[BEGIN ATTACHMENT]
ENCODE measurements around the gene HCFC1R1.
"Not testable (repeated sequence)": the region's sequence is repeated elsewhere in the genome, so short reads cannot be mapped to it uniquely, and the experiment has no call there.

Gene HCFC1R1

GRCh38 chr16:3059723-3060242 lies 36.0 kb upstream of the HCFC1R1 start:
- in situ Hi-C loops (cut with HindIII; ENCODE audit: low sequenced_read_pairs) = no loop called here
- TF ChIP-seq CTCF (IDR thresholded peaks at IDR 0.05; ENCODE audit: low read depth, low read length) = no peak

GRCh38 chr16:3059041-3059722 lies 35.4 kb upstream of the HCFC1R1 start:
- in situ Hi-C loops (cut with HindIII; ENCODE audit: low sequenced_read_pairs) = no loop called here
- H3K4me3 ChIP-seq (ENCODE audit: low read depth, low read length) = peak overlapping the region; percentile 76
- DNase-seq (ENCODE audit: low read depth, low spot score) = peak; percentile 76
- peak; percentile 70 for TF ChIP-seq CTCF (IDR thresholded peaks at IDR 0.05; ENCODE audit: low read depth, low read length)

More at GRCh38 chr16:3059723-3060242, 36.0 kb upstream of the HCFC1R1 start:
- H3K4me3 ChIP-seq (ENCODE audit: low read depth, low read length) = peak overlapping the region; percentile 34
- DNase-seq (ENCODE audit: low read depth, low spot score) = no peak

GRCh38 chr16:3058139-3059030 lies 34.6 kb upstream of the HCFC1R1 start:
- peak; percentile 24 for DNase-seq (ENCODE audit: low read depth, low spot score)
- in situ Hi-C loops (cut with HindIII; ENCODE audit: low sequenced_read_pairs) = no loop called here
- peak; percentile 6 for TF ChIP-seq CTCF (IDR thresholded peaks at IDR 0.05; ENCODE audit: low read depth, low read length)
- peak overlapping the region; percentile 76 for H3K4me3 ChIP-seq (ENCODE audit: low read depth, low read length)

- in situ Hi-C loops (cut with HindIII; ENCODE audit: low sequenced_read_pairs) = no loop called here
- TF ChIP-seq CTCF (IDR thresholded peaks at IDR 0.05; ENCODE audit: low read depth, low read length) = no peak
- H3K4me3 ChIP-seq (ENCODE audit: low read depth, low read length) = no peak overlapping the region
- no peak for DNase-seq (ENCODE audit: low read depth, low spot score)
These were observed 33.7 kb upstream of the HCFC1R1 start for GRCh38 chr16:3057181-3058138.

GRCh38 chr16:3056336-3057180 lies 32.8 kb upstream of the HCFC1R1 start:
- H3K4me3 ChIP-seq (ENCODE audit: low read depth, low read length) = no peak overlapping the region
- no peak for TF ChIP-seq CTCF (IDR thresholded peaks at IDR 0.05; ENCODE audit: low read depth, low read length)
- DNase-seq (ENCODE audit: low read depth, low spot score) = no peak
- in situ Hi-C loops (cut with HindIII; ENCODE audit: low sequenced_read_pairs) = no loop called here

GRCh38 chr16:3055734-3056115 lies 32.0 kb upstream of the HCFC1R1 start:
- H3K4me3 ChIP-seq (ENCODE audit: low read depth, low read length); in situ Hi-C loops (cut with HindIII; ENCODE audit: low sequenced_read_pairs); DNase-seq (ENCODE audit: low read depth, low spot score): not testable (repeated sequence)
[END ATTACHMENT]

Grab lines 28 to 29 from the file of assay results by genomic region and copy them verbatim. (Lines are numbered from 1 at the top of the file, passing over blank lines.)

- DNase-seq (ENCODE audit: low read depth, low spot score) = no peak
- in situ Hi-C loops (cut with HindIII; ENCODE audit: low sequenced_read_pairs) = no loop called here